Troubleshooting Word Tables
Have you ever seen one of those Swiss Army Knives that has everything you can imagine and then some? Knife, screwdriver, file, scissors, spoon, fork, corkscrew, fish scaler, magnifying glass—and that’s just a small one! They are great tools, but sometimes when you need to use one item—let’s say the knife—the other items just get in the way and make your life harder.
Word tables are sort of like that. They are very flexible and powerful, but sometimes the features you don’t need get in the way of the features you do need. Also, there are times when other aspects of Word, such as styles and paragraph formatting, cause unexpected problems in tables. This article provides some insight into and tips for dealing with a few problems that people often encounter with Word tables.
I Can’t Get My Cell Margins Right
The margin in a table cell is the amount of blank space between the cell content and the cell border. Most often they are set the same for all cells in the table by going to the Table tab of the Table Options dialog box and clicking the Options button. The defaults are 0.08 inches right and left, and 0 inches top and bottom. You can also set the margins individually for a single cell by clicking the Options button on the Cell tab of the Table Options dialog box.
But what if the margins you set are not the margins you get? The culprit in this case is almost always the paragraph formatting of the text in the cell. If you look on the Indents and Spacing tab of the Paragraph format dialog box you’ll see two settings that can be involved.
The first is indentation. The left and right indents specified for the paragraph are operative in table cells as well as outside of tables. A positive setting for the left or right indent will increase the apparent left or right margin of the cell, and a negative setting can make the text "disappear" off the left or right edge of the cell.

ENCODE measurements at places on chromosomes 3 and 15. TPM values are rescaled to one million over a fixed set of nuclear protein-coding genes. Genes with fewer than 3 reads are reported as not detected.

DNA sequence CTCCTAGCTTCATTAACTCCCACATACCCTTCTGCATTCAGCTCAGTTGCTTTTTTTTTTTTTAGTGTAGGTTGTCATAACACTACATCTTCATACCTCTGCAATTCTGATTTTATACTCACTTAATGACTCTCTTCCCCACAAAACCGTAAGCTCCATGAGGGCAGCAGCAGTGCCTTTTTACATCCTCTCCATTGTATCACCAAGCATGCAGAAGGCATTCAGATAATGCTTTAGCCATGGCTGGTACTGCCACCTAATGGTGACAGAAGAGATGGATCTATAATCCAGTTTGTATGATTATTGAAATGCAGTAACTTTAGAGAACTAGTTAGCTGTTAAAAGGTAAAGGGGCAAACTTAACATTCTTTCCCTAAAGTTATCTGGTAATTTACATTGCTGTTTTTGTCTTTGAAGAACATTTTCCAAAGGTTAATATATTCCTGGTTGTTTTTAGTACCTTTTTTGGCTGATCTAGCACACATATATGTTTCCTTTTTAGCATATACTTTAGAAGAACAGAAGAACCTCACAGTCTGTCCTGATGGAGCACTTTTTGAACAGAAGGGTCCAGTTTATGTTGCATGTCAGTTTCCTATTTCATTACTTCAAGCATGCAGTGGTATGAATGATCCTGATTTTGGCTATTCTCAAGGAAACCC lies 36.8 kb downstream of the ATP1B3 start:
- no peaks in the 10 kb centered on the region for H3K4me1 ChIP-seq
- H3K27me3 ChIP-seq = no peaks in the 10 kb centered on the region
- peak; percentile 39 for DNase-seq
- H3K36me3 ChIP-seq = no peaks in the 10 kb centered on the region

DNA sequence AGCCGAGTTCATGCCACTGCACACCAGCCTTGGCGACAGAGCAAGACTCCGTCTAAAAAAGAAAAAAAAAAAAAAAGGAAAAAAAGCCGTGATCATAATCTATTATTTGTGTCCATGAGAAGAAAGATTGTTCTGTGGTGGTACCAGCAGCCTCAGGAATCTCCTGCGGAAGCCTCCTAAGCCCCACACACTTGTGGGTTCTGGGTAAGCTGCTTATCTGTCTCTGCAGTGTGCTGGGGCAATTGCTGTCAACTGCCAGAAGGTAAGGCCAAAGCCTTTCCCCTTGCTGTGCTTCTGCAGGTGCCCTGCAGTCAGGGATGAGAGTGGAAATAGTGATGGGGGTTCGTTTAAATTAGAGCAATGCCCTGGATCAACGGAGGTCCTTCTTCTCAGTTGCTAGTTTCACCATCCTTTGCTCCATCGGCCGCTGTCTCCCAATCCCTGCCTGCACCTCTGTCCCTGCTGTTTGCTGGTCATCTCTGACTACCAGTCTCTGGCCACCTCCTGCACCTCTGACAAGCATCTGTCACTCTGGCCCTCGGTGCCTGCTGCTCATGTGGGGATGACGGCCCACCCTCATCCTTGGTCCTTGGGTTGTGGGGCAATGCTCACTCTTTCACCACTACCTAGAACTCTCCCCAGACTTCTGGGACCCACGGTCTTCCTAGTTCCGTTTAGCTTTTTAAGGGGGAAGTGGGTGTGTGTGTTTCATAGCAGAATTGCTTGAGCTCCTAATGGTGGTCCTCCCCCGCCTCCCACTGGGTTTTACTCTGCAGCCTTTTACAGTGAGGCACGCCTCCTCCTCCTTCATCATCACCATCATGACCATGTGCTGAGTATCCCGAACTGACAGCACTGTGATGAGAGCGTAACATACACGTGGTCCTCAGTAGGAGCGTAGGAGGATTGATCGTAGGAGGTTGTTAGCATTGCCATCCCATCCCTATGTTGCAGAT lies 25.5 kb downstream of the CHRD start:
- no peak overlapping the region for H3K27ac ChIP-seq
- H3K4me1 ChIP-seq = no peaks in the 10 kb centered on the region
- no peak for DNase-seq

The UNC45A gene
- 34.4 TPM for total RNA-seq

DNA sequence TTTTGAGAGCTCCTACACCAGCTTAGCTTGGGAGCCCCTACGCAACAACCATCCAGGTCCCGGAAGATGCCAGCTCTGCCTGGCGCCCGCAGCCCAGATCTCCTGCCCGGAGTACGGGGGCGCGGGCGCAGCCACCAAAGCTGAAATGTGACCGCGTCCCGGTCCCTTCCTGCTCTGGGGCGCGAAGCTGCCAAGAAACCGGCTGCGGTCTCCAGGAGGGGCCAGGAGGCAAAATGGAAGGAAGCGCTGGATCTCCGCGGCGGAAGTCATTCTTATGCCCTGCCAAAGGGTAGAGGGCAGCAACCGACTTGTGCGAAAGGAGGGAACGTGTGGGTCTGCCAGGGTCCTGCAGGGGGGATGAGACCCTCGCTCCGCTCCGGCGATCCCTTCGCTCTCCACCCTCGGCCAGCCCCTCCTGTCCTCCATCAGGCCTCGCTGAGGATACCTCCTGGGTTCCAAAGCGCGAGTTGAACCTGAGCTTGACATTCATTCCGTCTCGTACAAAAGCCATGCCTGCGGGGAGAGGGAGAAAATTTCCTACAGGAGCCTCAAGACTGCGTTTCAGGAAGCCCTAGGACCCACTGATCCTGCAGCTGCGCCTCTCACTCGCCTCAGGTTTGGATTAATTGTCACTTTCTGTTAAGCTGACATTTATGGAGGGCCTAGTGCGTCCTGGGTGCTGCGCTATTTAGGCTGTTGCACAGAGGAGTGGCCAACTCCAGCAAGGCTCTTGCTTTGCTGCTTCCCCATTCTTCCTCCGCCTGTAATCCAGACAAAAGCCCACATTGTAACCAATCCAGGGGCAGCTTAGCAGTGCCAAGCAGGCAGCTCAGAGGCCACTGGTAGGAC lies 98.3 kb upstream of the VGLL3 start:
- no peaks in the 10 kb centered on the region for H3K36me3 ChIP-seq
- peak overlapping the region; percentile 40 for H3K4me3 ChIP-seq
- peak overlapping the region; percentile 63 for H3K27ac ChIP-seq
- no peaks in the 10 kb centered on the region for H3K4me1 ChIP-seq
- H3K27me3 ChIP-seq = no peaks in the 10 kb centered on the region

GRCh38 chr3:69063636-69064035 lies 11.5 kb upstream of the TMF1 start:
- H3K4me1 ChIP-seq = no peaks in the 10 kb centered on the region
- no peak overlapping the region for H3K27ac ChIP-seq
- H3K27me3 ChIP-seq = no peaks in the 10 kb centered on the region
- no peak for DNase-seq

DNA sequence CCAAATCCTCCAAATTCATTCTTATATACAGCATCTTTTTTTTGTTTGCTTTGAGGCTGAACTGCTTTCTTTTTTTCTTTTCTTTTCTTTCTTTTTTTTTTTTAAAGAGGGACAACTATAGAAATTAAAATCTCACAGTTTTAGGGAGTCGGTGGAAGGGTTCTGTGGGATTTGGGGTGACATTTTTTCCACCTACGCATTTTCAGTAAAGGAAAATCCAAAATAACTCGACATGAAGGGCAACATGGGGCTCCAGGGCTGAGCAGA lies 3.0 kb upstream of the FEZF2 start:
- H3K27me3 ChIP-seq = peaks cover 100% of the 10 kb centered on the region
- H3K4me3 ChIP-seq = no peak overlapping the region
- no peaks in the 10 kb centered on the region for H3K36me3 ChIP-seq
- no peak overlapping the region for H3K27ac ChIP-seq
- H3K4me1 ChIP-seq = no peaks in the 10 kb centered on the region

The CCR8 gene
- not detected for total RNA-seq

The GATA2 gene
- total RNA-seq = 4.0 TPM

The second paragraph format setting that might be involved is Spacing. In text outside of tables, these settings are used to add space between paragraphs. In a table, however, if you set a non-zero before or after spacing it will increase the apparent top or bottom cell margin in the same manner.
The final potential villain that can louse up your cell margins is not a paragraph format setting but rather a table setting. Found in the Table Options dialog box, it is called Default Cell Spacing. Some people refer to this setting as cell padding because that’s what it’s called when you are working with tables for Web pages. It controls the space between cells, which is not the same as the space between a cell’s edge and its content. This distinction is shown in Figure 1.
Figure 1 Both cell spacing and margins contribute to the apparent distance between table cells.
In Word, cell spacing is set to zero by default, but this value can be changed n the Table Options dialog box. Also, if you import a Web table into Word any cell padding will be converted to cell spacing.
If your table has borders around each cell, or if you have table gridlines turned on, any cell spacing will be visible (as shown in Figure 1). With no borders or gridlines, however, cell spacing may be an undetected cause of cell margin problems.